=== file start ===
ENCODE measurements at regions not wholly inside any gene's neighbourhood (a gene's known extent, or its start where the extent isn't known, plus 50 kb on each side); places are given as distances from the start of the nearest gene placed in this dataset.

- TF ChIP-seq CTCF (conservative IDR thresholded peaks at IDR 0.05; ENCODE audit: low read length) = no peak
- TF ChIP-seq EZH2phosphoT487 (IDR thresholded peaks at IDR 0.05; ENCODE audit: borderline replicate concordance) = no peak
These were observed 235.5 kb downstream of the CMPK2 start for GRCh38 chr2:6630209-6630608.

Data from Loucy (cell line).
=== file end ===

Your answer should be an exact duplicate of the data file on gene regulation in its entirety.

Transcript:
ENCODE measurements at regions not wholly inside any gene's neighbourhood (a gene's known extent, or its start where the extent isn't known, plus 50 kb on each side); places are given as distances from the start of the nearest gene placed in this dataset.

- TF ChIP-seq CTCF (conservative IDR thresholded peaks at IDR 0.05; ENCODE audit: low read length) = no peak
- TF ChIP-seq EZH2phosphoT487 (IDR thresholded peaks at IDR 0.05; ENCODE audit: borderline replicate concordance) = no peak
These were observed 235.5 kb downstream of the CMPK2 start for GRCh38 chr2:6630209-6630608.

Data from Loucy (cell line).